Solana stakeholders scrambled to fix the network Saturday night after what one whistleblower called an “incredible amount of data” flooded the proof-of-stake chain, pulling validators out of consensus and halting block production. .
The bots invaded the popular non-fungible token (NFT) minting tool known as the Candy Machine early Saturday with an unprecedented tsunami of incoming traffic: four million transaction requests and 100 gigabits of data every second, a record for the network. , a person at the Solana Foundation said.
For reasons that remain unclear, this swarm kicked out the consensus validators. Block production became impossible and the network shut down at 4:32 PM. ET. At 11 p.m. m. ET, the validators (coordinated via Solana’s Discord channels and a Google document created by one of the validators) rebooted the cluster in slot 131973970.
Co-founder Anatoly Yakovenko, who said he was on the road for much of the fight, credited the validator community for spearheading the mainnet recovery. He had been criticized on Twitter on Saturday for allegedly being “MIA” during a network crisis.
Unlike the 17-hour outage last September, Saturday’s hard fork restart was not resolved by the new and improved code populated in validators. It just picked up where the network failed seven hours earlier.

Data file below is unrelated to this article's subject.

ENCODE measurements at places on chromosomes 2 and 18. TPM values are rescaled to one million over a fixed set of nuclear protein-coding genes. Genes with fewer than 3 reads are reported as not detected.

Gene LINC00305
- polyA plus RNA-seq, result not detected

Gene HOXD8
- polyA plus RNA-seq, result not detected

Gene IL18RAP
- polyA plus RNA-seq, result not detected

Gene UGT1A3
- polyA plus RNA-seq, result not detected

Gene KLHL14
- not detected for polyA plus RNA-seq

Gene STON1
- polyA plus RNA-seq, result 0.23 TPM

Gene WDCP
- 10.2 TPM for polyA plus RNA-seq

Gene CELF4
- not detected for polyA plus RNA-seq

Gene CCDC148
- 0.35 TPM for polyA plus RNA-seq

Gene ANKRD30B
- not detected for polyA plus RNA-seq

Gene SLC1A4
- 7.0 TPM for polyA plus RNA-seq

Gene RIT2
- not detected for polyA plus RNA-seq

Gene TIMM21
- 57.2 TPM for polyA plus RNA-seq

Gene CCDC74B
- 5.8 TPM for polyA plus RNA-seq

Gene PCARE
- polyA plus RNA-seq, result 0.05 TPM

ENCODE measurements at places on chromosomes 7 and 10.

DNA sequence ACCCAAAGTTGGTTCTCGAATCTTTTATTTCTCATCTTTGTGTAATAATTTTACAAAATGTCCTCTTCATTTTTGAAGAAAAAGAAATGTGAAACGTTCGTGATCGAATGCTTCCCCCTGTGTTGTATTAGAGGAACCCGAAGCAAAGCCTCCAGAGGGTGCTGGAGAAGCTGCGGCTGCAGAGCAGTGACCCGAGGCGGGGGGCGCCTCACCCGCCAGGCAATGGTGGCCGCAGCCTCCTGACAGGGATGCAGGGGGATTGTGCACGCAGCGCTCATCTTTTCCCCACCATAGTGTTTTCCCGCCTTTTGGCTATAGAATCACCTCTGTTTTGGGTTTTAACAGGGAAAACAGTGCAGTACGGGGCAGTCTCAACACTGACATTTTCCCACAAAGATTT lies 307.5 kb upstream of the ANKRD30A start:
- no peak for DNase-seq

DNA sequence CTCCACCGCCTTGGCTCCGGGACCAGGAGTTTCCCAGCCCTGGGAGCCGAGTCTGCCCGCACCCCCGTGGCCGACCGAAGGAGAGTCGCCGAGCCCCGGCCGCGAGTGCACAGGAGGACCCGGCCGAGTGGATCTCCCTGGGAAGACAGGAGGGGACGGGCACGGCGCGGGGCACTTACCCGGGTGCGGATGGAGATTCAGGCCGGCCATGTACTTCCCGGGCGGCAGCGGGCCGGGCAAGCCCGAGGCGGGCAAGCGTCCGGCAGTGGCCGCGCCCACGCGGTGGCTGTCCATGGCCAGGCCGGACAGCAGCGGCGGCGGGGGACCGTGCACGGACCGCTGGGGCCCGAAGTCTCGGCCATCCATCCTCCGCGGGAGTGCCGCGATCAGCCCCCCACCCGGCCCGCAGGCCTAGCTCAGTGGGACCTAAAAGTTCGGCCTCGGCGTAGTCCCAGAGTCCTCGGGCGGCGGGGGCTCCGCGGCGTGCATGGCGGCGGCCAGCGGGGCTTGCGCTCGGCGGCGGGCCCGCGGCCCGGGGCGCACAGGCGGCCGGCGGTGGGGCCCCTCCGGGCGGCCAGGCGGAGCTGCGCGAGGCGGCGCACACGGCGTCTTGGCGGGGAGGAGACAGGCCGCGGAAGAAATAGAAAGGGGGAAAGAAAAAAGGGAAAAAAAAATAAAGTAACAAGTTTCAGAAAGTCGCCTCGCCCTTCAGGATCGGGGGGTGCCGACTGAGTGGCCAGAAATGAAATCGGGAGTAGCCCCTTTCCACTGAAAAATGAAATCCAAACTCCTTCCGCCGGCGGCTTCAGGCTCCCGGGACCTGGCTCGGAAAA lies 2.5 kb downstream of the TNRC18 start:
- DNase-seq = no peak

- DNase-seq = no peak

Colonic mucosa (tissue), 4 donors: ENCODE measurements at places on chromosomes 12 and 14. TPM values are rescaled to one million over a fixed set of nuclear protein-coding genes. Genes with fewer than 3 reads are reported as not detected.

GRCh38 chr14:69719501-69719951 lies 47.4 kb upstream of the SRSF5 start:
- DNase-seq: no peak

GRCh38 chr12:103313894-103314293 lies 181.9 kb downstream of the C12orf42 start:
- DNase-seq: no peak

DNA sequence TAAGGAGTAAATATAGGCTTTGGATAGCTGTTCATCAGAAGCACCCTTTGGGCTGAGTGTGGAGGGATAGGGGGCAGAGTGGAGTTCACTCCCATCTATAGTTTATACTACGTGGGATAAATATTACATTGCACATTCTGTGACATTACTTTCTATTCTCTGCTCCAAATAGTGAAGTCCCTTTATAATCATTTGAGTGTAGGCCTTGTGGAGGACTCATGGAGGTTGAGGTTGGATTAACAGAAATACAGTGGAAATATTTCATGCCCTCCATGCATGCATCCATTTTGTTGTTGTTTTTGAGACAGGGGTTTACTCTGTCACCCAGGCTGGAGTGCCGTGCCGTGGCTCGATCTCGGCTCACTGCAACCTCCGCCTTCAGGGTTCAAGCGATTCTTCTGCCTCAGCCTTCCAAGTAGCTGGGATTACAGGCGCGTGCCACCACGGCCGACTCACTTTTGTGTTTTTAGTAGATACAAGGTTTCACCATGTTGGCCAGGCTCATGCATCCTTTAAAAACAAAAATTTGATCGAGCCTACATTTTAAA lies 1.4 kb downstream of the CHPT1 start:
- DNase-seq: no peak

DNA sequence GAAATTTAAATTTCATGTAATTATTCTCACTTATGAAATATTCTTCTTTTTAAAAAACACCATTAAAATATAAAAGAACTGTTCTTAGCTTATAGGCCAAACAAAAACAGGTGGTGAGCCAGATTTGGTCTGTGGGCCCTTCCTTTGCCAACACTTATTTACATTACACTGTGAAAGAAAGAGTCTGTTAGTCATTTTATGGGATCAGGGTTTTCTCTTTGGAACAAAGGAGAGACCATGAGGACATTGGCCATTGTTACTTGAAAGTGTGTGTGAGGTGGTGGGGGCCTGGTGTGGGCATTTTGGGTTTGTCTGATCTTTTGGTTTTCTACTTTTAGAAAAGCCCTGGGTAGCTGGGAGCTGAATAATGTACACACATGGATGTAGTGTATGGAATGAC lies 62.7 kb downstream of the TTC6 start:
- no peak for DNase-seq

In preparing for the reset, validators considered whether to implement code that would temporarily block Candy Machine transactions. Some debated on Discord whether such a move constituted censorship. It would only be effective, however, if two-thirds of the validators opted to participate. Few seemed to do so on Saturday night.
Other parts of the ecosystem moved quickly to bolster their defenses. At 23:36 ET, Metaplex, Solana’s key NFT infrastructure manager and one closely related to Candy Machine, tweeted that it would soon be implementing a 0.01 SOL “botting penalty” to help NFT projects stop excessive traffic. .
Solana ecosystem services such as the Phantom wallet and decentralized exchange Mango Markets struggled to hold their own after RPC node providers came back online.
The outage contributed to a bloody, albeit brief, drop in the SOL markets. The native Solana token plunged to a 24-hour low of $83.13 roughly three hours after the outage before rising back to $89, according to CoinGecko.
Solana’s core developers have yet to diagnose what went wrong on Saturday or how the apparent bot attack bypassed existing safeguards to hinder consensus, a foundation member told CoinDesk.